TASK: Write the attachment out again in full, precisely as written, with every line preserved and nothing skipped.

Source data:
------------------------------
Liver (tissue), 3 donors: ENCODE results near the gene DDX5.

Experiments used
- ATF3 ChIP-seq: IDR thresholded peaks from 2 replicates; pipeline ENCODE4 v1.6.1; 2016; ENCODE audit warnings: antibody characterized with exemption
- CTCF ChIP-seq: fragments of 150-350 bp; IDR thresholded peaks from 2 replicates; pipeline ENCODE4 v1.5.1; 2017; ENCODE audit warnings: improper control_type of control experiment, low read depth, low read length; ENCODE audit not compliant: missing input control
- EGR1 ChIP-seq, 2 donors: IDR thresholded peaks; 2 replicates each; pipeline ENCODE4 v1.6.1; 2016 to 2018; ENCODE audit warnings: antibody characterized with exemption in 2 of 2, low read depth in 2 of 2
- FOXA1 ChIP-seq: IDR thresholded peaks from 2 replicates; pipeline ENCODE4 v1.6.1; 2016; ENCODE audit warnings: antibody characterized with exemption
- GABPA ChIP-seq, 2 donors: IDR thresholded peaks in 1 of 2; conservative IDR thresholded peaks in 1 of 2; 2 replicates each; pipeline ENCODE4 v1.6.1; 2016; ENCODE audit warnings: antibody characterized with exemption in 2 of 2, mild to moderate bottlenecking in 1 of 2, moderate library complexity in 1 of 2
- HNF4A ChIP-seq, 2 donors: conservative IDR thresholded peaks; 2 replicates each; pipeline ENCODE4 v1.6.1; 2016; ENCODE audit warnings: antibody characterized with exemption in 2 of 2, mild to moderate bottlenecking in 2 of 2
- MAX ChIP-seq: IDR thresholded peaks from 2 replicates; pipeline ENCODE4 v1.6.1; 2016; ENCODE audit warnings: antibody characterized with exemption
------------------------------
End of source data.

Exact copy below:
Liver (tissue), 3 donors: ENCODE results near the gene DDX5.

Experiments used
- ATF3 ChIP-seq: IDR thresholded peaks from 2 replicates; pipeline ENCODE4 v1.6.1; 2016; ENCODE audit warnings: antibody characterized with exemption
- CTCF ChIP-seq: fragments of 150-350 bp; IDR thresholded peaks from 2 replicates; pipeline ENCODE4 v1.5.1; 2017; ENCODE audit warnings: improper control_type of control experiment, low read depth, low read length; ENCODE audit not compliant: missing input control
- EGR1 ChIP-seq, 2 donors: IDR thresholded peaks; 2 replicates each; pipeline ENCODE4 v1.6.1; 2016 to 2018; ENCODE audit warnings: antibody characterized with exemption in 2 of 2, low read depth in 2 of 2
- FOXA1 ChIP-seq: IDR thresholded peaks from 2 replicates; pipeline ENCODE4 v1.6.1; 2016; ENCODE audit warnings: antibody characterized with exemption
- GABPA ChIP-seq, 2 donors: IDR thresholded peaks in 1 of 2; conservative IDR thresholded peaks in 1 of 2; 2 replicates each; pipeline ENCODE4 v1.6.1; 2016; ENCODE audit warnings: antibody characterized with exemption in 2 of 2, mild to moderate bottlenecking in 1 of 2, moderate library complexity in 1 of 2
- HNF4A ChIP-seq, 2 donors: conservative IDR thresholded peaks; 2 replicates each; pipeline ENCODE4 v1.6.1; 2016; ENCODE audit warnings: antibody characterized with exemption in 2 of 2, mild to moderate bottlenecking in 2 of 2
- MAX ChIP-seq: IDR thresholded peaks from 2 replicates; pipeline ENCODE4 v1.6.1; 2016; ENCODE audit warnings: antibody characterized with exemption